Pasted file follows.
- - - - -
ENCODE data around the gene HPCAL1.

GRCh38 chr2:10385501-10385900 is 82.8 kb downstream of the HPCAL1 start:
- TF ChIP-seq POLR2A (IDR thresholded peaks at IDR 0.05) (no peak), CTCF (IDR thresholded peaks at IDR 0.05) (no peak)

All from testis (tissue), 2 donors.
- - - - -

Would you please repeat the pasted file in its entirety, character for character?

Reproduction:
ENCODE data around the gene HPCAL1.

GRCh38 chr2:10385501-10385900 is 82.8 kb downstream of the HPCAL1 start:
- TF ChIP-seq POLR2A (IDR thresholded peaks at IDR 0.05) (no peak), CTCF (IDR thresholded peaks at IDR 0.05) (no peak)

All from testis (tissue), 2 donors.